Your pet’s eyes PDF Print E-mail
News - Rubrieke
Tuesday, 23 August 2016 20:19
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Dr Liesel van der Merwe is a small animal medicine specialist. Send her your questions: This e-mail address is being protected from spambots. You need JavaScript enabled to view it .


Dr Liesel van der Merwe

As medical knowledge expands we are learning more about various aspects of our pets’ health. The field of ophthalmology is a growing one in veterinary science and a highly specialised aspect of care.
Animals are inclined to injure their eyes when they fight, such as a scratch from a cat, or when they run into bushes or thorns. The injury can be right through into the eyeball or mainly affect the eyelids.

All of these injuries require prompt medical evaluation for severity and if necessary, medical or surgical intervention if there is to be any hope of saving the eye. 

The eyes of our pets are also prone to trauma due to their conformations. Increasing numbers of congenital / hereditary eye defects are being identified in specific breeds. In these conditions, genetic testing is becoming available to test for carrier animals and remove these animals from the breeding population.

German shepherd dog are predisposed to a condition called pannus. The surface of the eye is irritated and damaged by dust, irritants and, most importantly, UV radiation and tries to protect itself by growing tissue across they eye.

Initially the tissue is pink with blood vessels visible, but it eventually becomes brown and pigmented. These animals require eye drops which control this inflammation. It is a lifelong medication, as we cannot control the cause.

The eyes of pugs and Pekingese, due to their bulging, are also prone to develop pigment on the corneas – pigmentary keratitis. In these flat-nosed (brachycephalic) dogs the eye sockets are often very shallow and their eyes bulge out and can easily ‘pop’ out of the socket if the animal is in a fight, bitten in that area or even just gets a big fright.

Depending on how much damage has occurred to the blood vessels and the muscles and the eyeball itself, these eyes can sometimes be replaced into the socket and regain normal function.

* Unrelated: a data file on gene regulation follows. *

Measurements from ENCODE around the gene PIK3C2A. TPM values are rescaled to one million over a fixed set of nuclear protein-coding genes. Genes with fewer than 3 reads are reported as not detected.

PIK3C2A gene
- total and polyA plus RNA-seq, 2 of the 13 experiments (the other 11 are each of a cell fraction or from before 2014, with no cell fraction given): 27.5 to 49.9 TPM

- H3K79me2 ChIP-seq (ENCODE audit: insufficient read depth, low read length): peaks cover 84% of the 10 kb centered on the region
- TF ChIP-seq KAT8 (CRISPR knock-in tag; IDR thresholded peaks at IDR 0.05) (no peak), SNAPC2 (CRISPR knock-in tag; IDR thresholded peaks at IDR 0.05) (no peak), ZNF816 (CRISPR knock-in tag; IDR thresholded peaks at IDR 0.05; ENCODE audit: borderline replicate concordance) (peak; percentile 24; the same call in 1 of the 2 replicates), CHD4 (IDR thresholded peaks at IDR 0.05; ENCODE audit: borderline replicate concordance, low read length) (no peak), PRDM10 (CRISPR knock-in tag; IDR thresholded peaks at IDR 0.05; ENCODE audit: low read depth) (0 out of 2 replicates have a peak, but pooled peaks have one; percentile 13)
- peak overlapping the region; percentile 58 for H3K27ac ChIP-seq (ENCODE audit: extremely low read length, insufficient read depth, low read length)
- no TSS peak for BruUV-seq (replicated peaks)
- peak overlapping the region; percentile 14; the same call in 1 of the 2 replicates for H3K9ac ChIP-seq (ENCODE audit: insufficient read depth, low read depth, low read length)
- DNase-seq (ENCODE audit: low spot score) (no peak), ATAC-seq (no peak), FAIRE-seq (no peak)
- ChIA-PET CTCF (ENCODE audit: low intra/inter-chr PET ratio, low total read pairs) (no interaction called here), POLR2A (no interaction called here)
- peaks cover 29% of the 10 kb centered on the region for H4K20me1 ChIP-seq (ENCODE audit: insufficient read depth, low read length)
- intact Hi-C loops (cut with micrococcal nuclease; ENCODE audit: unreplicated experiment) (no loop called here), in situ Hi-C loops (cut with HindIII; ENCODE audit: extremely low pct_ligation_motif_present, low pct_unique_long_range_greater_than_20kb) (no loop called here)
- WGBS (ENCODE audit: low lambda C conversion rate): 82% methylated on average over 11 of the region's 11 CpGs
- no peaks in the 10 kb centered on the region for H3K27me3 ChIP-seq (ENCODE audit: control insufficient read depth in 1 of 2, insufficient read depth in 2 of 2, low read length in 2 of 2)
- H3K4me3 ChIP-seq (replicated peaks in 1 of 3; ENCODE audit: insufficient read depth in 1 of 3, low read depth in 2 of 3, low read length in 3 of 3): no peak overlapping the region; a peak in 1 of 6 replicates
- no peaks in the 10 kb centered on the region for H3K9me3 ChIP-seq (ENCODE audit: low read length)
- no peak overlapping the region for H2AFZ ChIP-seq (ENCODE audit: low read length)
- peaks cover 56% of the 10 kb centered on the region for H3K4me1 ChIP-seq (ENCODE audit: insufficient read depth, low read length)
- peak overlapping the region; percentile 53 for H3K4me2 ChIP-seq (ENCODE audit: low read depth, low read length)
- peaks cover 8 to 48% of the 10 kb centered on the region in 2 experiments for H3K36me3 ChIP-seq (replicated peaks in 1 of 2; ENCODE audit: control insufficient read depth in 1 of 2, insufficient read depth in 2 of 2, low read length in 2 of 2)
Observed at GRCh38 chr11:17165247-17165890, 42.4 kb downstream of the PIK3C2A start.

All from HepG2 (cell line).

These flat-nosed dogs are also more prone to ulcers on the eye surface, because the eyes are more inclined to dry out. Corneal ulcers in cats can also occur due to viruses, such as herpes, as well as trauma and other infections.

Sometimes you can see a whitish patch on the surface of the eyeball where the top lining cells are peeling away. This is a very painful condition because there are a lot of nerves on the surface of the eyes.

In a response to pain the pupil will often constrict and be very small in that eye (iris muscles spasm) and the eyelids will also be pinched closed in a spasm. If left untreated, ulcers will eventually eat right through the cornea and cause the eyeball to rupture and could easily result in the loss of the eye.

Many dogs, for unknown reasons, may develop ‘dry eye’. This occurs when there is a decrease in tear production, usually due to immune damage to the tear glands. These animals must be uncomfortable, as we know this is not comfortable in people with this condition.

What we normally notice is a tacky yellow discharge. This is different to the normal discharge you would get with conjunctivitis, which is quite fluid. Your vet can test for tear production with a little litmus strip. These dogs also require lifelong treatment. In some cases drops can reverse some of the damage to the tear glands and improve flow.

The eyes are also indicators of systemic disease in animals, as with humans. Jaundice is often first noticed on the white part (sclera) of the eye. Sugar diabetes will often result in rapidly developing crystalline-looking cataracts. Animals with chronic inflammatory disease and cats with FIP will often develop cloudy inflamed eyes where the eye fluid is inflamed and the iris is reddish. This should cause your vet to look for one of several underlying diseases.

With ageing, dogs also develop what looks like cataracts. This slight grey discolouration of the lens is fibrosis and cataract surgery is generally not indicated. Veterinary ophthalmologists can remove true cataracts and replace lenses in exactly the same manner as human ophthalmologists – all with a fancy machine and only a needle puncture to gain access into the eye.

The opportunities and facilities for keeping our pets’ eyes in good health are thus available but may be costly due to the instrumentation required and the cost of the very fine suture materials. The successful recovery of any eye problem in your pets depends on early intervention.

Although our pets are tough, their eyes are just as sensitive as ours and should be treated with the same care

 

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